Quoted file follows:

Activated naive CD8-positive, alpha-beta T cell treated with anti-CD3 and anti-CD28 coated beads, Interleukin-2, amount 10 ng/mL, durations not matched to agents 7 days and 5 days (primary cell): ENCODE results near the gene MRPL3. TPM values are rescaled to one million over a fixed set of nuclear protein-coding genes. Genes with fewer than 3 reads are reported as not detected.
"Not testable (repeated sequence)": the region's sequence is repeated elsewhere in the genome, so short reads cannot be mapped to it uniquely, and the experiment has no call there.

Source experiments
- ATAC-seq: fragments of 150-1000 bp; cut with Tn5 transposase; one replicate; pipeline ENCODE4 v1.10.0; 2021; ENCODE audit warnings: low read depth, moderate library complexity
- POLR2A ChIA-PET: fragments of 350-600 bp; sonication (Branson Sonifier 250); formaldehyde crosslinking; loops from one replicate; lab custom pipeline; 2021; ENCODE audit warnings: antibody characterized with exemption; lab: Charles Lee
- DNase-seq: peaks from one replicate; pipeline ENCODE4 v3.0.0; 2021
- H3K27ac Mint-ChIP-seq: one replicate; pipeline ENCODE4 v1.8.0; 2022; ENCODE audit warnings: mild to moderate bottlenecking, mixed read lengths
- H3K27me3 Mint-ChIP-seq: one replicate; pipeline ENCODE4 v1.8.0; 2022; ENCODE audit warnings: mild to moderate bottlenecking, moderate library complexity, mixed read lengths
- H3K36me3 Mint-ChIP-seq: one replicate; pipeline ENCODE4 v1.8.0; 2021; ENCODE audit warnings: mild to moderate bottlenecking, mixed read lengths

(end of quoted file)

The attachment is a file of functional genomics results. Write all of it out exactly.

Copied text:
Activated naive CD8-positive, alpha-beta T cell treated with anti-CD3 and anti-CD28 coated beads, Interleukin-2, amount 10 ng/mL, durations not matched to agents 7 days and 5 days (primary cell): ENCODE results near the gene MRPL3. TPM values are rescaled to one million over a fixed set of nuclear protein-coding genes. Genes with fewer than 3 reads are reported as not detected.
"Not testable (repeated sequence)": the region's sequence is repeated elsewhere in the genome, so short reads cannot be mapped to it uniquely, and the experiment has no call there.

Source experiments
- ATAC-seq: fragments of 150-1000 bp; cut with Tn5 transposase; one replicate; pipeline ENCODE4 v1.10.0; 2021; ENCODE audit warnings: low read depth, moderate library complexity
- POLR2A ChIA-PET: fragments of 350-600 bp; sonication (Branson Sonifier 250); formaldehyde crosslinking; loops from one replicate; lab custom pipeline; 2021; ENCODE audit warnings: antibody characterized with exemption; lab: Charles Lee
- DNase-seq: peaks from one replicate; pipeline ENCODE4 v3.0.0; 2021
- H3K27ac Mint-ChIP-seq: one replicate; pipeline ENCODE4 v1.8.0; 2022; ENCODE audit warnings: mild to moderate bottlenecking, mixed read lengths
- H3K27me3 Mint-ChIP-seq: one replicate; pipeline ENCODE4 v1.8.0; 2022; ENCODE audit warnings: mild to moderate bottlenecking, moderate library complexity, mixed read lengths
- H3K36me3 Mint-ChIP-seq: one replicate; pipeline ENCODE4 v1.8.0; 2021; ENCODE audit warnings: mild to moderate bottlenecking, mixed read lengths